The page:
Cerbonius’s Counsel

scrollAware that he was soon to die, Cerbonius bequeathed all the wisdom he had garnered over his long and colourful life to his spiritual son, Silvanus, in the form of a scroll of warnings and admonitions for young Christian believers.

Silvanus would have liked to read Cerbonius’s advice out loud and ask for explanations where necessary. But the aged Bishop was too weak. So I’ve taken the liberty of here reproducing the headlines of that catalogue, together with some comments the Saint would have voiced had he had the strength: Continue reading

Translating English into English

I’m afraid she did exactly what I feared. Much to my grief, the good lady editor said my book was unworthy. And she begged me not to take steps toward self-publishing, like finding someone to design a cover for it.

‘It’s far too long. The plot is all over the place. Most of the action happens off stage. It doesn’t resonate with a young adult readership. And it’s too preachy.’

I was devastated.translator

One point she made, which others have also mentioned, was that Cerbonius‘s archaic speech didn’t work. I had given him that antiquated argot because I wanted him to come over as old and provincial. But if it didn’t work, it needed to be changed, I told myself. It needed to be translated from English into English.  Continue reading

Re-Vision

It’s one thing to say I have completed the first draft of Aquila – all 34½ chapters – but quite another to say my book is finished.V+Aquila

I’ve benefitted greatly from the constructive and critical feedback I’ve received over more than two years through kindly colleagues in the Ubergroup on Scribophile and through less tolerant friends at the OtherWorlds Writing Group in Zürich. Considering all the – sometimes contradictory – remarks and suggestions was a major job. Then I started on some other issues I knew needed attention.

The next stage was a chapter-by-chapter Combo Check with Pro Writing Aid (Have a look at their Special Offer), which revealed a huge number of stylistic weaknesses, such as sticky words, far too many adverbs, repeated words, long sentences and overuse of things like ‘think’, ‘believe’, ‘then’, ‘heard’, ‘just’, etc.Revision ToDo's

A professional editor requested a double-spaced hardcopy, so I had two drafts printed. The second is for my own use – to read aloud (my wife has volunteered as a captive audience) and for further reviewing.

There’s still a way to go and – unless the editor says it’s unworthy of publishing – one of the next steps will be to have a cover designed.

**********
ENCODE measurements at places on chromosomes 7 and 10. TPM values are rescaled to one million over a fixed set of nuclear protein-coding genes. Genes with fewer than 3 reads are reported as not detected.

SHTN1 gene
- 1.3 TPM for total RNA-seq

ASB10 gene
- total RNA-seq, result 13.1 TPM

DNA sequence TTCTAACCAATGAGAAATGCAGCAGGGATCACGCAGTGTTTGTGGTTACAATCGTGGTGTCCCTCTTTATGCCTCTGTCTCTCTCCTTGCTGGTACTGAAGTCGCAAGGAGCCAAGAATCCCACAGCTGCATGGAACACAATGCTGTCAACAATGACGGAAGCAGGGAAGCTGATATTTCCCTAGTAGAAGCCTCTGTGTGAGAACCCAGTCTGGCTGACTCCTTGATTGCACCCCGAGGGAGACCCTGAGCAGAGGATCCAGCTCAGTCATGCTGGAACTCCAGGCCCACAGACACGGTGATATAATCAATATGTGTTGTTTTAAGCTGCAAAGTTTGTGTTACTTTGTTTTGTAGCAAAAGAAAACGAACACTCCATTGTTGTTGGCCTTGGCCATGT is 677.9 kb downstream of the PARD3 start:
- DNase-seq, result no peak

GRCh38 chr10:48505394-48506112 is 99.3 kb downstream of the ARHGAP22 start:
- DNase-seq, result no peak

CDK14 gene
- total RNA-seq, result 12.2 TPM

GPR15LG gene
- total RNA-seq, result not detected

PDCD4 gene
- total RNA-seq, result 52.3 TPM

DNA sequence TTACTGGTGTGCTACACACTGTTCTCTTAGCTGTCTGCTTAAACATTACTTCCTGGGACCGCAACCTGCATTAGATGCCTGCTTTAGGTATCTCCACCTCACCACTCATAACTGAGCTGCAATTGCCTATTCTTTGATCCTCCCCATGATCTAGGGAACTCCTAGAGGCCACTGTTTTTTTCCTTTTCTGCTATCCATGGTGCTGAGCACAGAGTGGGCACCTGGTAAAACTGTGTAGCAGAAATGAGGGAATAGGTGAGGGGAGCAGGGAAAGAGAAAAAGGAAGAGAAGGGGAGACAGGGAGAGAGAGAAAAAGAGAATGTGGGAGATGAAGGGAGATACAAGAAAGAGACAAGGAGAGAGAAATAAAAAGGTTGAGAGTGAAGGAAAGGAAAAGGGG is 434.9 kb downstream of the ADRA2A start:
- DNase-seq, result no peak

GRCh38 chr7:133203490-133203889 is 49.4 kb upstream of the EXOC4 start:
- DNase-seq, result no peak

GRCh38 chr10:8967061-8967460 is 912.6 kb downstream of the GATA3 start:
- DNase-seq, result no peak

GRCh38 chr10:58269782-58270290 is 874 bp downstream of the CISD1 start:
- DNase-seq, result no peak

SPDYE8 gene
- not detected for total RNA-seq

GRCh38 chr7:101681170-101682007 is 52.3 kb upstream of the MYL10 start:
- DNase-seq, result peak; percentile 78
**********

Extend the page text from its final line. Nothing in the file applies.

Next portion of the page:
Aquila won’t be on the shelves tomorrow!

My new office

IMG_20151217_161526Snow-covered Alps in the distance, a red kite complaining about having been chased from its realm by angry crows, a waxing moon and last rays of sunshine at 4 pm on the 17th of December!

Having completed the first draft of my book, much revision is called for. One approach I’ve discovered is to read it out aloud, chapter by chapter, and listen to what it sounds like. What better place to do that than a hunter’s hide at the edge of the woods? The deer, foxes and hares don’t object.

Mending and recycling clothing in Late Antiquity

Originally posted at Visualising Late Antiquity by

Clothing in Late Antiquity was not the disposable commodity it is nowadays; it was valuable enough to be named in a will, used as surety for loans, or included in a dowry. Literary sources suggest that wealthy and high status individuals had many and beautiful clothes, however for the middle and lower classes clothing was an expensive necessity that was not to be wasted. This was true for the majority of the population, and ranged from enslaved and poverty stricken workers to the relatively prosperous members of the working middle class. While we might expect the former to have ragged and patched clothing, the evidence indicates that even members of the latter group might have needed used or recycled clothing as well as materials to embellish, mend and maintain their clothes.

A child’s wool tunic featuring skilful darning in matching wool (Whitworth Art Gallery T.8375). [Photo: Faith Morgan]

Faith Morgan’s examination of Late Antique garments shows that even high quality garments were …

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